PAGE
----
Effective data practices have the power to help districts and schools be more aware of trends in student performance. Once school leaders can see important patterns, they can be more strategic, intentional, and responsive. The existence of foundational data systems and practices is a crucial first step but schools also need training and support from the district level, easy access to the most important data sets and data cuts, and effective and efficient systems that speak to each other. Critical data practices, when done well, can elucidate a true understanding of students and their needs, which in turn fuels effective school design and continuous model improvement.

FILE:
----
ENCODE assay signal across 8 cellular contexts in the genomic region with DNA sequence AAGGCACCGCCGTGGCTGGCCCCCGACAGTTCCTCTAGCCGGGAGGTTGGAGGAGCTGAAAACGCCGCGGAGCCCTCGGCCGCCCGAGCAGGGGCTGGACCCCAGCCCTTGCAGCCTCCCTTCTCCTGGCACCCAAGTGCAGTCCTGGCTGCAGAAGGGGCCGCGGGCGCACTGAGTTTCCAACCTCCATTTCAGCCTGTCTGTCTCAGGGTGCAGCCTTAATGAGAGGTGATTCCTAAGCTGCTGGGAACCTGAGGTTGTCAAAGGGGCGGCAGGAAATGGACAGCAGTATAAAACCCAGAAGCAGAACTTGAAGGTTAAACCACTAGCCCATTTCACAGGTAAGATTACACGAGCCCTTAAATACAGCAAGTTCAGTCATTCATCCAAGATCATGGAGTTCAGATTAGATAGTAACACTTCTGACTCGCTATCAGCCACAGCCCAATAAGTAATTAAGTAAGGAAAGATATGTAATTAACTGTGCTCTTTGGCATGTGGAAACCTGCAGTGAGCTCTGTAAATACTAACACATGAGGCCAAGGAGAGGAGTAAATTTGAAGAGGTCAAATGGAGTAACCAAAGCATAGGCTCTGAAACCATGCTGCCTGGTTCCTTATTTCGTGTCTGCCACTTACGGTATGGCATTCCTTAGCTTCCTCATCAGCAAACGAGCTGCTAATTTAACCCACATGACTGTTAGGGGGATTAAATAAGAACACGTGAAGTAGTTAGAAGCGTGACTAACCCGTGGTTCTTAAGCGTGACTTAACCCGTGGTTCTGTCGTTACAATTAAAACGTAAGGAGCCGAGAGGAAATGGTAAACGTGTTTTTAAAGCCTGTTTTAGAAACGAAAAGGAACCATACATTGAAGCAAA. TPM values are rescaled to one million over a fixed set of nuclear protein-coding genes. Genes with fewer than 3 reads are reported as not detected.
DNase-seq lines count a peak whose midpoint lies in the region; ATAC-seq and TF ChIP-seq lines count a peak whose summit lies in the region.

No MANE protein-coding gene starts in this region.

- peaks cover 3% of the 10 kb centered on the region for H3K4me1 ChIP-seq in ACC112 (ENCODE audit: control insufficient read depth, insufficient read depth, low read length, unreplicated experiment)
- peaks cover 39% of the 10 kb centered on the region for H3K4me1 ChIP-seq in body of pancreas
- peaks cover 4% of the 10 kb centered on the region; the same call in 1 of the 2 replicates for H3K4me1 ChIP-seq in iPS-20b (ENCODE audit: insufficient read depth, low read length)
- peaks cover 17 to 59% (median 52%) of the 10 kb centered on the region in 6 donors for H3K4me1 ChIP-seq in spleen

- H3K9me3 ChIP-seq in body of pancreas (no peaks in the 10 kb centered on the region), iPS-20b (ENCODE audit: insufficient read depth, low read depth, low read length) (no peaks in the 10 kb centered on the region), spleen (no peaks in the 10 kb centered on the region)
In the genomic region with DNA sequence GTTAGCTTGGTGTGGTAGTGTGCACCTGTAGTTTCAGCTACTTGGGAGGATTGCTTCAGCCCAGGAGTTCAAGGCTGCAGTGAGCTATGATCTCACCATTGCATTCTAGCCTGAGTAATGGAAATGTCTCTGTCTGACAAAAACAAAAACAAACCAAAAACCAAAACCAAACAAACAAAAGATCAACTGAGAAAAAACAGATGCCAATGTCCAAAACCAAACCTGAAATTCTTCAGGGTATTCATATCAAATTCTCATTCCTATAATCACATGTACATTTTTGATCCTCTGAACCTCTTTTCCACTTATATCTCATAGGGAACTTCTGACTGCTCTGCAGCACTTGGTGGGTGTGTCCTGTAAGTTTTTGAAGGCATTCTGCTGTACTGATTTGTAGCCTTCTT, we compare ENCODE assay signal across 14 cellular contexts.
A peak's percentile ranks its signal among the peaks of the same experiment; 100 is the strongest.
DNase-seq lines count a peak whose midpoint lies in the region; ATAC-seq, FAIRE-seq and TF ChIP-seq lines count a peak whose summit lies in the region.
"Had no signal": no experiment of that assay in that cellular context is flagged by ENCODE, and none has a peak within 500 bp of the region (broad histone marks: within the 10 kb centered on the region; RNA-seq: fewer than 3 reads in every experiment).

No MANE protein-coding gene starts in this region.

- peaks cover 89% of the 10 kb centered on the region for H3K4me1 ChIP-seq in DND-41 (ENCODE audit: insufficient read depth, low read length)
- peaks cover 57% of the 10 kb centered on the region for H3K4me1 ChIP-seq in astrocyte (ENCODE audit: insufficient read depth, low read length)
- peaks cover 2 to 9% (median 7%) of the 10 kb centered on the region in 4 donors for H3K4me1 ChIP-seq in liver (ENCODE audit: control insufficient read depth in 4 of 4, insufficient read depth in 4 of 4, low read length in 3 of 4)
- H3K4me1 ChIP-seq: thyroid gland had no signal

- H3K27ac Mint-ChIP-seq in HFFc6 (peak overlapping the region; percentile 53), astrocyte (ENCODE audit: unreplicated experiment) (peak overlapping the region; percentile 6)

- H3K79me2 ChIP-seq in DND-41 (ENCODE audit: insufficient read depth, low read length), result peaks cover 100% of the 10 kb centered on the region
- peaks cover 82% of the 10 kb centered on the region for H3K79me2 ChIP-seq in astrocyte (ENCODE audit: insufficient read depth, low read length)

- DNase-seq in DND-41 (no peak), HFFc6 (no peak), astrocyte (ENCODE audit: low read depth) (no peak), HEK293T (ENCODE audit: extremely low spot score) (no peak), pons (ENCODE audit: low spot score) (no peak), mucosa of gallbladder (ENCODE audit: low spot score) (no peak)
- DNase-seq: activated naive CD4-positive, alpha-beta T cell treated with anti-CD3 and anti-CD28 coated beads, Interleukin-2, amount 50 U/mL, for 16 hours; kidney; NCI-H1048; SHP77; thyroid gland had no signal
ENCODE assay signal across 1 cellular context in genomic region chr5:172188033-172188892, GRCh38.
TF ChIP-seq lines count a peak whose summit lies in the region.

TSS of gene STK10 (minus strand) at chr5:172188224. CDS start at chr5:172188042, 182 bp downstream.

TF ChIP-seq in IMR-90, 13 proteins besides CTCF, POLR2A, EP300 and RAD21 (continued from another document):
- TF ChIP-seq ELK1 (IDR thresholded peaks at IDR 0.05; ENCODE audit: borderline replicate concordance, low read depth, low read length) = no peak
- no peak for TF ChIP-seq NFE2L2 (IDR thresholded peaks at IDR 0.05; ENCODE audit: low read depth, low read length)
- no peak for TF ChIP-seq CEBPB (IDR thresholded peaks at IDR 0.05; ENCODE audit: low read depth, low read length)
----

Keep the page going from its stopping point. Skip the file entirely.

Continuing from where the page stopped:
Excerpted from a longer version, “Leveraging Data to Understand Students: Obstacles and Ideas for Data Practices,” published February, 2019 in Education Week’s “Next Generation Learning in Action” blog.Published 03.14.2019